‘To act well, you need to know what you’re saying’
Mishti talks about her role in Manoranjan-starrer Bruhaspati, being a Dhanush fan and working in different languages
Quite a few Bollywood heroines have made their mark in south Indian industries. One such heroine, who has won hearts in all south Indian languages, is Mishti.
“I like the south industries mainly for their fans; they are crazy about cinema,” says the Bengali actor. “I believe that Bollywood heroines are loved in south Indian movies not only for their sensuality or good looks, but for the warmth evident on their faces.”
She is busy shooting for an ambitious Hindi project, the details of which she cannot reveal right now, and she also has a line-up of releases and is currently in talks for two Telugu films. “Apart from that my short film with KK Menon has been selected for an award,” says Mishti.
This year is ending on a happy note for the actor, with her Malayalam film Adam Joan with Prithviraj doing well at the box office. In 2018, she will star in a Kannada film Bruhaspati made under Rockline Productions and starring Manoranjan, and she also looks forward to the release of her Tamil film with Atharva and a Telugu film with a newcomer.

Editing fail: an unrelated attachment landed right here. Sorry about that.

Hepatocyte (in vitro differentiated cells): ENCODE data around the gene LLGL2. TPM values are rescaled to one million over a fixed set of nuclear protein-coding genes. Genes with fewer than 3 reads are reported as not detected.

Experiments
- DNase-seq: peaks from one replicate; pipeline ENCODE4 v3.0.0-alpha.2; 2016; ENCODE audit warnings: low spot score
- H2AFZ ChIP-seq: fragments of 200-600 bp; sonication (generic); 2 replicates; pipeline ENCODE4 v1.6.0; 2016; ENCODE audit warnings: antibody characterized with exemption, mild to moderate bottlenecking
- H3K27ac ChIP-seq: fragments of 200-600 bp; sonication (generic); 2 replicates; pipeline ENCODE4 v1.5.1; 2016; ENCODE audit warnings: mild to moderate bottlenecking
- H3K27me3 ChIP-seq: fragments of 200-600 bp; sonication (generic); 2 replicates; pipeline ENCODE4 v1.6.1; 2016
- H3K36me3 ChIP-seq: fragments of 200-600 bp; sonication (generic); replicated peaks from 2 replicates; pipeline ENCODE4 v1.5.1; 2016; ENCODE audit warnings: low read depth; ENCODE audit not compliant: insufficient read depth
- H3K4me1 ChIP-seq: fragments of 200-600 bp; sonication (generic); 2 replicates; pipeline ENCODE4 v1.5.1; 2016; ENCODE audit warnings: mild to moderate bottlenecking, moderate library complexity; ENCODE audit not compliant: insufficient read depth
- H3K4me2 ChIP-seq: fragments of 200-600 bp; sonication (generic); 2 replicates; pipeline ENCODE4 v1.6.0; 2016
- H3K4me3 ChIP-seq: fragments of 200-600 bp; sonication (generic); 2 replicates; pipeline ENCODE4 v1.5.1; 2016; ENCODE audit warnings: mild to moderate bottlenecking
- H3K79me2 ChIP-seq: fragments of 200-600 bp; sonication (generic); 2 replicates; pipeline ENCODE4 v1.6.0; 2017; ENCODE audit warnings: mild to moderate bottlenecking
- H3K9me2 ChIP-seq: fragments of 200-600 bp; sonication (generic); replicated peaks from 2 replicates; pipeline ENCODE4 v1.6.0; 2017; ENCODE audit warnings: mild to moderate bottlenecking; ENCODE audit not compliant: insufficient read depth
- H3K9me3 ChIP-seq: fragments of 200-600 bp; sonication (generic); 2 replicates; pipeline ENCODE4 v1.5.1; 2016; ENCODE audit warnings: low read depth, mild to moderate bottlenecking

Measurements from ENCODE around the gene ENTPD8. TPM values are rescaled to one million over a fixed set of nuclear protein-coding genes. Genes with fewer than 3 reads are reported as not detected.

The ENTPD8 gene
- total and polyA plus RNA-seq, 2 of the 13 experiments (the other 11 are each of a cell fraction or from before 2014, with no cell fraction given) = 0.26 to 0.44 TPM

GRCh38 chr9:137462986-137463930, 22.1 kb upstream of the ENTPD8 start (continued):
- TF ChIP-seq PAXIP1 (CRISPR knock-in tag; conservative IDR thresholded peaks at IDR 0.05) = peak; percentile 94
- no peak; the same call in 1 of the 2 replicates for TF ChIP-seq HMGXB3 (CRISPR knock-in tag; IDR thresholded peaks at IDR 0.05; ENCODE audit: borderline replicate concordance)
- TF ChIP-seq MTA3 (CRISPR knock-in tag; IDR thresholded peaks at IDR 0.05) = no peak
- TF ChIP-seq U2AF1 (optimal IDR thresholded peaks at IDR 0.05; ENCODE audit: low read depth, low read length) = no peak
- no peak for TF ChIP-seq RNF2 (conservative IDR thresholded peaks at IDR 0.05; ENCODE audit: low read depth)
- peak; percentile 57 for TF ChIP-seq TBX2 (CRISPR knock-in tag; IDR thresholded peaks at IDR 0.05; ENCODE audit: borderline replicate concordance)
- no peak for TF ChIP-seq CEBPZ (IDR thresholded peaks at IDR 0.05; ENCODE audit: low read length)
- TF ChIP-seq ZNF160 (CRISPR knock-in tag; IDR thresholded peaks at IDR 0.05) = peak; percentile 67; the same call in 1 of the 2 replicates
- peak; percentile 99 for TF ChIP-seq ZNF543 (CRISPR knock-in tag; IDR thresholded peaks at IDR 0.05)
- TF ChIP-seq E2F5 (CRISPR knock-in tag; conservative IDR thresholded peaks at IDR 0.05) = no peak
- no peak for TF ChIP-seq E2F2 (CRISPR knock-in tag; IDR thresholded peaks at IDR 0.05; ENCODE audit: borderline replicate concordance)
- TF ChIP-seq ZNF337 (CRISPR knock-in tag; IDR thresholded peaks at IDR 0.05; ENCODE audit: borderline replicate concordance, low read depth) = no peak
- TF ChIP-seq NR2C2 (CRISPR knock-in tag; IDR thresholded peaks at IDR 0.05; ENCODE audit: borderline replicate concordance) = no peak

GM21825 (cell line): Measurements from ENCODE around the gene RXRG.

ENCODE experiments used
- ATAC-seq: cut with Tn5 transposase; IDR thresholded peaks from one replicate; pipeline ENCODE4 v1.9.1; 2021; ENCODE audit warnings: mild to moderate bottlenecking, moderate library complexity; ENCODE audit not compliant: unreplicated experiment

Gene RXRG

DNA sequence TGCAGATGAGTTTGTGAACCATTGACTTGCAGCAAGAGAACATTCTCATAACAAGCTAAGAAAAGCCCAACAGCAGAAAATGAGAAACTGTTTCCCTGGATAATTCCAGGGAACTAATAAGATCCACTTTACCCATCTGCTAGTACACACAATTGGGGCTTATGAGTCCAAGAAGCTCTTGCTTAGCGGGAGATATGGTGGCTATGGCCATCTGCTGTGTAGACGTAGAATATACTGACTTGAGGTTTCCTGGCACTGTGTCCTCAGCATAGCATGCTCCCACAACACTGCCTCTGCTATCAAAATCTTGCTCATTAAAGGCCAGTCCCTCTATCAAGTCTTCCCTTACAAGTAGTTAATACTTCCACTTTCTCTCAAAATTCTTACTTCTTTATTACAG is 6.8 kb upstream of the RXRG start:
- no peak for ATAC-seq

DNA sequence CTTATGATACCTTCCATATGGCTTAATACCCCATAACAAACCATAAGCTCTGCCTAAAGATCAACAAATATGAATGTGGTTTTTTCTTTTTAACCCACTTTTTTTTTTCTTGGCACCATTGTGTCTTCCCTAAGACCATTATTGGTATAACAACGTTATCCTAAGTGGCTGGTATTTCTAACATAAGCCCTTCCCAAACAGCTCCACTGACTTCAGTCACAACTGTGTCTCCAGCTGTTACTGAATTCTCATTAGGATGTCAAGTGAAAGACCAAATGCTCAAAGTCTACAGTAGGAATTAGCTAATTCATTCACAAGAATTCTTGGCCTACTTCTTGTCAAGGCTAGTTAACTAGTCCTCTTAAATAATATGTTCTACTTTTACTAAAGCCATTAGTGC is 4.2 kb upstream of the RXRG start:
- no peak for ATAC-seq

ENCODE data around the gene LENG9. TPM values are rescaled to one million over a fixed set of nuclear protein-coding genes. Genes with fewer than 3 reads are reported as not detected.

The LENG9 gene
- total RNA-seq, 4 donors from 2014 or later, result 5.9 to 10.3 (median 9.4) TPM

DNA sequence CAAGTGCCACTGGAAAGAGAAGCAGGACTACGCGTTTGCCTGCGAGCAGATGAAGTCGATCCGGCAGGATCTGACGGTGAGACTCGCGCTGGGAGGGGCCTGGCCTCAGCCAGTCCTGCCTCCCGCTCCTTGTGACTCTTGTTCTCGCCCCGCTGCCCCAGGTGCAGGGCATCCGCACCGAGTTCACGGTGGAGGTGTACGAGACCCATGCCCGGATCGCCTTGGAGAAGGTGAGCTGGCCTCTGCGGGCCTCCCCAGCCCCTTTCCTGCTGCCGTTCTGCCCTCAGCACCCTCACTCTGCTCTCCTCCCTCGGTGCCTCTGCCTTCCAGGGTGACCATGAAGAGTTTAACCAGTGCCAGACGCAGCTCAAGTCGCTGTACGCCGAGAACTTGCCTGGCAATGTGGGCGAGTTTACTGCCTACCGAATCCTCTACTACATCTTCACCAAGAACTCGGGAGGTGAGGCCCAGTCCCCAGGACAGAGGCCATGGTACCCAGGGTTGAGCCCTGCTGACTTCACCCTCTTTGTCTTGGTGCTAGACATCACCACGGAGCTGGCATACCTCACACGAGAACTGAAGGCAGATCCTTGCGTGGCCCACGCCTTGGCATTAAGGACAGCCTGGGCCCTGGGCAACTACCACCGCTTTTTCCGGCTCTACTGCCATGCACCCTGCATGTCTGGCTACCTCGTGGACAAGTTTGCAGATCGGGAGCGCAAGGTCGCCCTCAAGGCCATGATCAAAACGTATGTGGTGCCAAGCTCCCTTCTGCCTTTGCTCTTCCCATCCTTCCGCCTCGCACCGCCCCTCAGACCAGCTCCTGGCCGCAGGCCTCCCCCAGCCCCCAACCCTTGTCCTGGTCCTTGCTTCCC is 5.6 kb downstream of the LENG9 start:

Mishti picked Bruhaspati, a remake of the Tamil hit VIP, for her Kannada debut because she is a Dhanush fan (he played the lead in the original). “That apart, I did a bit of research on Kannada industry and learnt that Nanda Kishore sir is a big director,” she says. “Manoranjan was a very good co-star and he helped me get my dialogues right, since the language is completely new to me. The only hitch was the hectic shoot that allowed only few hours of sleep, but it was a learning experience,” she adds.
In Bruhaspati, Mishti will play a girl next door, a role she is keen on playing. “Cinema has been evolving over the past few years and glamour to me is looking good in the character you play. Clothes don’t decide how glamourous you are, it is decided by how you carry yourself,” she says.
The actor looks forward to working in films that give prominence to their heroines too. “I want to be the hero of a film,” says Mishti, who is trying to imrpove her fluency in Telugu and Tamil, and also get a hold on Kannada and Malayalam. “I find Tamil a little difficult, but I was able to learn it over time,” she says.
“I am extremely happy to be working with the right kind of directors who are helping me build my confidence. I prefer to read the lines and understand the meaning of every word because to act right, you need to know what you are saying,” she adds.